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It’s satisfying just to see Emma Stone and Ryan Gosling tap dance whilst simultaneously looking for their cars on the gargantuan Hollywood Hills really, but this is far from the highlight of Damien Chazelle’s latest film. The success of his last, Whiplash, placed considerable and not unwarranted expectation on La La Land. Spectacular in style and substance, there’s an honesty here that is beginning to be seen more and more frequently in cinema. Do we all meet a romantic partner and live happily ever after? Do we gain immediate recognition for what we are most talented at? Reach our fantastic aspirations through zero hard work? No, no, and no. Of course not. The film industry often has an unhealthy and frustrating knack for fictionalising the unnecessary and spouting out the most ridiculous stereotypes. Praise be, we are finally seeing content that is actually relatable.

Harking back to the golden age of Hollywood, La La Land takes us on a front row tour of the city’s unforgettable sparkling history with plenty of references to old favourites such as Rebel Without a Cause and Casablanca. Social conventions and expectation are discussed heavily in the separate but unified lives of Mia (Stone) and Sebastian (Gosling). As an actor she is used to attending auditions where every other girl looks exactly like her and as she tries to find her identity and place in the world. Conversely, it is this very process that emphasises the uniformity of the industry. As a jazz pianist, Sebastian must contend with having to play music that either bores him severely or is excruciatingly embarrassing. At what point do we find ourselves in these ruts?

For those who are performers, there’s much to empathise with here apart from the obvious. The need to find a ‘real job’, to finally ‘grow up’, are frequent nags at those working in the most unstable creative industries. Making money in order to live ‘normal’ existences; to shut up the disapproving normalcy of 9-5 society and perhaps finally selling out — or giving in. For those who cannot relate to La La Land in this way, it will touch anybody who has been in a relationship and actually managed to remain independent while trying to support the other’s dream.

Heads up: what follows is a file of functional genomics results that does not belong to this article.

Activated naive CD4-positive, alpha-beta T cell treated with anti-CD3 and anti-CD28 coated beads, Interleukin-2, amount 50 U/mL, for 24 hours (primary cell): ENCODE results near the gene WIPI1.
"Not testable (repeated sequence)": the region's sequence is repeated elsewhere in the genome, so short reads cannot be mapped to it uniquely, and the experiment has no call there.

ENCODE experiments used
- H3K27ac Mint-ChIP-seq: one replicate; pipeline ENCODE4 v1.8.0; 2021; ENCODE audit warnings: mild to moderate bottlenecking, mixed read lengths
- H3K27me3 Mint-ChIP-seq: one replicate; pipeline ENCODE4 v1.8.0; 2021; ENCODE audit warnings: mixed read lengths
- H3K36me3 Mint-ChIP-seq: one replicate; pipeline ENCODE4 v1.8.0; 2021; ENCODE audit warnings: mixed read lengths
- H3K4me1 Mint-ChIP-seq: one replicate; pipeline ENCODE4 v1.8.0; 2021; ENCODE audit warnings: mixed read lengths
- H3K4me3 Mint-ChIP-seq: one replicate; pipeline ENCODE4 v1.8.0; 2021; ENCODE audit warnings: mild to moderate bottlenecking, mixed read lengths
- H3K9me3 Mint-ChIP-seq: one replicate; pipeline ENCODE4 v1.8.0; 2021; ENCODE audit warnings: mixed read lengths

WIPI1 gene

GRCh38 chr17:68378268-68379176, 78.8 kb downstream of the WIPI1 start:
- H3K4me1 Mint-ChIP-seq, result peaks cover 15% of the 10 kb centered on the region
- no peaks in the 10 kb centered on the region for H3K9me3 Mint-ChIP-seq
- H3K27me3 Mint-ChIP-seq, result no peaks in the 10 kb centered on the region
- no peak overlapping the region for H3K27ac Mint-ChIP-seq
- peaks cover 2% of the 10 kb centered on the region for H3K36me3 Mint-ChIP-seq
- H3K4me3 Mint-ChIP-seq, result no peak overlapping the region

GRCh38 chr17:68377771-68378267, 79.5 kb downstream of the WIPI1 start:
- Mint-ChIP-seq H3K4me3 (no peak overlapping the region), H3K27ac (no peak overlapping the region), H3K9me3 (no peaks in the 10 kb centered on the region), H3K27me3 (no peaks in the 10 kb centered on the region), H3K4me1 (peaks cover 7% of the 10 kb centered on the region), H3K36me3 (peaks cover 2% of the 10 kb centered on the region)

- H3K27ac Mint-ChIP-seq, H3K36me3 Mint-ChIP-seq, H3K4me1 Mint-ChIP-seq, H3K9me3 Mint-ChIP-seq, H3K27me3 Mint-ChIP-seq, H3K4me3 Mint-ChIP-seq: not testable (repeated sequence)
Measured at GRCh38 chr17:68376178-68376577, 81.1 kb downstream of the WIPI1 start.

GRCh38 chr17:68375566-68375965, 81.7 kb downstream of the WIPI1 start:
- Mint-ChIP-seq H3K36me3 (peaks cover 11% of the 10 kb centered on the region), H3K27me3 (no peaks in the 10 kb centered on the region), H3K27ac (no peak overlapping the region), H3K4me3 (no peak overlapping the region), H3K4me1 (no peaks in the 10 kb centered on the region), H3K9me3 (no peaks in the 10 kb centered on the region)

Aesthetically and stylistically speaking, La La Land is exquisite. The fundamental contradictions are subtly given through colour, such as Mia standing out from the crowd. The design and direction given to this film are overtly theatrical and veer into hyperbolic territory but never feel even remotely corny.

Stone gives us everything. Her face is capable of what we want and aren’t even aware we are craving. It’s astonishing to watch her more emotional scenes, shot using unbearably touching close-ups. Her voice and grace make this a role that could never have gone to another actor. Gosling is excellent as the sceptical Sebastian; wonderfully charismatic and relaxed.

The truth, power and beauty of La La Land are sure to make it a classic. Oh and it’s funny too, if you’re a fan of laughing and stuff.

La La Land screens at the BFI London Film Festival 2016.

Words by Samuel Sims